A look at the development of the Hamptons which is celebrating its 20th anniversary:
It’s difficult to believe that Hampton might not have existed. Castor was the intended destination for Peterborough’s fourth ‘Township’, but the village residents did not want the changes.
So developers looked at elsewhere, and realised that the city’s abandoned brick pits might be an alternative.
Planning permission was gained in 1993, and later developers O and H Properties Ltd purchased the development from Hanson,
Building began on what what will one day (at the earliest 2023) comprise 8,500 houses, five schools, and supply 12,000 jobs.
Hampton is being promoted in a campaign marking its 20th anniversary, known as ‘Happy in Hampton.’
But for every Peterborian who sees the striking and modern homes for the 21st century there are others who regard them as dull, lacking in character and - perhaps more presciently - community spirit. For everyone who admires the green spaces, leisure facilities, 116 hectares of lakes, and an employment rate of about 54 per cent there are those who see a maze of soulless, identikit buildings.
O and H general manager Roger Tallowin is by no means blind to the criticisms.
But he is proud of what he sees as a vibrant, integrated and exciting area, held up as an ‘exemplar of green infrastructure’ by Natural England.
Roger took the Peterborough Telegraph on a tour of Hampton Hargate, Hampton Vale, Hampton Leys, and Hempsted.
We started at O and H Properties. Based just off London Road, at Hempsted Barn, the company has just four staff, down from its previous high of nine.
At one point the Hamptons was growing by 500 homes a year, in 2007. Then the recession hit and it continues to blight development, but there are hopes the previous rate may return.
Mr Tallowin argues that the Hamptons is mid-way through its development, and after some initial teething problems it has gone through its terrible teens, and is now heading towards a higher level of maturity
Fittingly, considering the metaphor, his passion is schools. Funded and built by O and H, and fitted out by the city council, the success of its current two primaries has led to rapid expansion, with a third primary school due to open later this year.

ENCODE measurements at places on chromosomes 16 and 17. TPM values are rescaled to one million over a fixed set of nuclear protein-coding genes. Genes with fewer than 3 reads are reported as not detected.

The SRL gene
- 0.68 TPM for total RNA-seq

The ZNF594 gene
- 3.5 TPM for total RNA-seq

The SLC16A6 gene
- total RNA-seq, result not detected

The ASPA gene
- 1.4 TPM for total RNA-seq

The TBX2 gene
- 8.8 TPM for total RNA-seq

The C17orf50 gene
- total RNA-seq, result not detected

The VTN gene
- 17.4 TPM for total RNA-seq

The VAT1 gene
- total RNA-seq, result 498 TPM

Section 106 planning conditions meant that these were obligatory for a development of this size of course, but O and H believe they have gone above and beyond the minimum.
Mr Tallowin said:“Taking everything into account we have spent £60 million on schools.
“In a way they are almost too popular. Normally there are 25 children per 100 houses in a development - in the Hamptons it is closer to 40.
“One aspect of the college has been a disappointment to us though. We designed it as a community school, with a 200 seater amphitheatre and a fibre-optic ceiling. The idea was that it would be used as a community base for a cinema and amateur dramatics, and additional facilities for parties.
“It just hasn’t happened - people know how I feel about it.”
Despite these reservations the college has achieved well, and was judged ‘outstanding’ by two OFSTED reports. It also holds Silver Eco status and is currently expanding to accommodate up to 1,050 students plus 200 sixth formers by the end of 2013.
A £50,000 sculpture competition, jointly funded by O&H and Peterborough City Council, resulted in David Nash being commissioned to create a striking five piece work, The Noon Vessel, for its courtyard.
Shadows around the piece change during the day’s sunshine. Using the analogy, Hampton itself is currently at midday, and it will be interesting to see what happens in the years leading up to midnight.
Next week: part two - self-builds, the environment, and the future.
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1993: Planning permission granted for approximately 5,200 homes and commercial areas at Hampton
1996: Hampton Nature Reserve is designated an SSSI: site of special scientific interest
July, 1997: Crown Lakes Country Park opens in July, with 85 acres of parkland and lakes for Peterborough’s population to enjoy
December, 1997: Hampton’s first residents move into homes on Holly Walk, Hampton Hargate in time for Christmas
1998: O&H Properties Ltd buy the Hampton development from Hanson
1999: Serpentine Green shopping centre opens
2000: Hampton Hargate Primary School opens
2002: Playing fields open at Hampton Hargate and are transferred to the Hampton Community and Sports Association to manage for local people
2003: 1,000th home occupied
2004: A second primary school opens in Hampton Vale to cater for the township’s growing families
2005: Hampton College opens as a four form entry secondary school
2006: The 100,000th tree is planted, equal to more than 20 trees for every home
2007: A survey at Hampton nature reserve records an estimated 30,000 Great Crested Newts, one of Europe’s largest populations of this protected species
2008: The 3,000th home is occupied on Hampton
2009: Amazon announces it’s bringing its distribution centre - and 1,400 jobs - to Hampton 2010: Hampton gets its own Parish Council
July 2011: More than 5,500 jobs are recorded as being created within Hamptons
2012: Hampton Community Primary School opens
2013: Clayburn Road Community Sports and Library Centre due to open.
*Since the first arrivals to Holly Walk, Hampton Hargate in 1997, more than 4,500 new homes have been built
*To date more than 30 home builders and housing associations have provided everything from one bed apartments to luxury family homes and retirement properties on Hampton.
*Nearly 900 units of affordable rented housing have so far been provided.
*Innovative homes schemes include a zero carbon house built with Morris Homes as a model self-build of the future.
*Two self-build schemes have been included, allowing people to design and build their own dream homes, with three homes already completed.